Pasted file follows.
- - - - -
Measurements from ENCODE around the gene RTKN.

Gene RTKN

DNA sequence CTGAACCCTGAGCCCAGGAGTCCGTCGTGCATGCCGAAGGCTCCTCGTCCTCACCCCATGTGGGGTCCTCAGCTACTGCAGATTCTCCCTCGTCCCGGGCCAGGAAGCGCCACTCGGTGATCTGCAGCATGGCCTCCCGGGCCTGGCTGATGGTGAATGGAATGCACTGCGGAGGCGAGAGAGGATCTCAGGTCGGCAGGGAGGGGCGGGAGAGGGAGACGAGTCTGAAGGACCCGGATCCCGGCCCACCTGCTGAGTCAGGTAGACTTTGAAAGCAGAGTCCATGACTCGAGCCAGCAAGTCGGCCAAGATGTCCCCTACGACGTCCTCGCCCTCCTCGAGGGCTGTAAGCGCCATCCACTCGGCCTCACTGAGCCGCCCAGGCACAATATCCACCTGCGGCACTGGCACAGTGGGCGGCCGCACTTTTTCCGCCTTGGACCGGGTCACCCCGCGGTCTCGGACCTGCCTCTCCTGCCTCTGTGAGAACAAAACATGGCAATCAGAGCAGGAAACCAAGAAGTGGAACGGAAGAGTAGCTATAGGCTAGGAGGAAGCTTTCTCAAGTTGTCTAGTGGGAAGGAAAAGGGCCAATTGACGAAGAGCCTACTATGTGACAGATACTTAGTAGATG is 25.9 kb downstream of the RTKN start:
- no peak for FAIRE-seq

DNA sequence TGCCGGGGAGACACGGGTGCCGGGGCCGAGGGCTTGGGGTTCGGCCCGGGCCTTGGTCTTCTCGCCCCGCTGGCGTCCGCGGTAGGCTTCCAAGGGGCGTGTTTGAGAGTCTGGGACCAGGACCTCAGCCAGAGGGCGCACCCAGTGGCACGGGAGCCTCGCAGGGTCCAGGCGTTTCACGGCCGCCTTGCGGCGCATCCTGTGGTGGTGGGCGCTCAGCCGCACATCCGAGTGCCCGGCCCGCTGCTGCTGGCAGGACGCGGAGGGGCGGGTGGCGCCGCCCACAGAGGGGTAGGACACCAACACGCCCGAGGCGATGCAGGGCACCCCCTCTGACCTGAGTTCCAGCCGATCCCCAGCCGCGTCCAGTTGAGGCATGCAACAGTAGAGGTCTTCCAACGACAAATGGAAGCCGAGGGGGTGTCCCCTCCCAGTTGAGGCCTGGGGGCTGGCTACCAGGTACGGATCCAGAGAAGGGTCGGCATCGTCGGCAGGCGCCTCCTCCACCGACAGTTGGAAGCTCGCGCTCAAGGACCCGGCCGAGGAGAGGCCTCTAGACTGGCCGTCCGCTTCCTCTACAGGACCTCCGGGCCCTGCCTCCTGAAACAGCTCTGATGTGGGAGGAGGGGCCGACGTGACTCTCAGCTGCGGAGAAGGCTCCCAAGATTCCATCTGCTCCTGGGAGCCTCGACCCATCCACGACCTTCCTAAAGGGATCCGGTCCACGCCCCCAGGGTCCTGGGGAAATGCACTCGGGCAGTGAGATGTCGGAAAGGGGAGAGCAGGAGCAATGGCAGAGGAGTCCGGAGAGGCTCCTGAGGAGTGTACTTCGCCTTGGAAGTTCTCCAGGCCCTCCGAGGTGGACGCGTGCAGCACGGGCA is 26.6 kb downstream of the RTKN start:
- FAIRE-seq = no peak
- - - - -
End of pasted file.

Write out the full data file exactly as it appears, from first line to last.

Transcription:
Measurements from ENCODE around the gene RTKN.

Gene RTKN

DNA sequence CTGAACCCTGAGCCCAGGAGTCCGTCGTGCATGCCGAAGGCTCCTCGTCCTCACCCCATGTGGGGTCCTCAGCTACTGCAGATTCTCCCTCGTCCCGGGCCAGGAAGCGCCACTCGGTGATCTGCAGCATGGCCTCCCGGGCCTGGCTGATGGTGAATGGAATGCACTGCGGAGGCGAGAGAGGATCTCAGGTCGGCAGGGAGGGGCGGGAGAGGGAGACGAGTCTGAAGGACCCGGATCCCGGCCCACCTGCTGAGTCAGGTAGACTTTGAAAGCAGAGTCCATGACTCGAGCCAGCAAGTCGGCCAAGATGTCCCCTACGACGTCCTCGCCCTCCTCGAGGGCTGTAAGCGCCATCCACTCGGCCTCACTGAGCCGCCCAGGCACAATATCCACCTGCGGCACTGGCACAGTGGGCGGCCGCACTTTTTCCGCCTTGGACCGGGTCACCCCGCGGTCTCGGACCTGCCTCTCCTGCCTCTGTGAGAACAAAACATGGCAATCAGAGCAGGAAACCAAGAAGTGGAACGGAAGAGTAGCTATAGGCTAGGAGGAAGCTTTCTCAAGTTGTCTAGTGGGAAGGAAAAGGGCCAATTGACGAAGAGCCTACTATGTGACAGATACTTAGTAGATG is 25.9 kb downstream of the RTKN start:
- no peak for FAIRE-seq

DNA sequence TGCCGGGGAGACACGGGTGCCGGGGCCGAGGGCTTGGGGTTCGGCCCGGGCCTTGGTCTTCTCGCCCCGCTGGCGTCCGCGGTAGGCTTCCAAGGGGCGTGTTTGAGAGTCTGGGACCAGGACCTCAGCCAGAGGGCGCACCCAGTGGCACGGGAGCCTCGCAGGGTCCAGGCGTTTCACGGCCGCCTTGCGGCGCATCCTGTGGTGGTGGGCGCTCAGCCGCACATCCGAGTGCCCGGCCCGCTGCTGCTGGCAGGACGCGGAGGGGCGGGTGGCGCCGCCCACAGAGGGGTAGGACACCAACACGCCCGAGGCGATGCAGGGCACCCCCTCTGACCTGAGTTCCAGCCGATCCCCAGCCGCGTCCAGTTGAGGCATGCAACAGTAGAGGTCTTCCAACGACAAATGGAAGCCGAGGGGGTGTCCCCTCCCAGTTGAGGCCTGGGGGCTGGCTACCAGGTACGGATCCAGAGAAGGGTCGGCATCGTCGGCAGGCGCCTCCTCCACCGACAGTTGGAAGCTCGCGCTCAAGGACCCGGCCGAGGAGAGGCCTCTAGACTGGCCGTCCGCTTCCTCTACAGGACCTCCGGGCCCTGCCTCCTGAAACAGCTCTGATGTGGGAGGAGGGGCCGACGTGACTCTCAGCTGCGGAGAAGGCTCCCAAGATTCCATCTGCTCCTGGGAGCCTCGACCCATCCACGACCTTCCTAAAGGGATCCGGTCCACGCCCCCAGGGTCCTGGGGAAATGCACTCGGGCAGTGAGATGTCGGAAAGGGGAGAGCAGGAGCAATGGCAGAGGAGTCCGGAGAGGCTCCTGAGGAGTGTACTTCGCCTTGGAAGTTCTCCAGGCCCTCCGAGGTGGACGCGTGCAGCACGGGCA is 26.6 kb downstream of the RTKN start:
- FAIRE-seq = no peak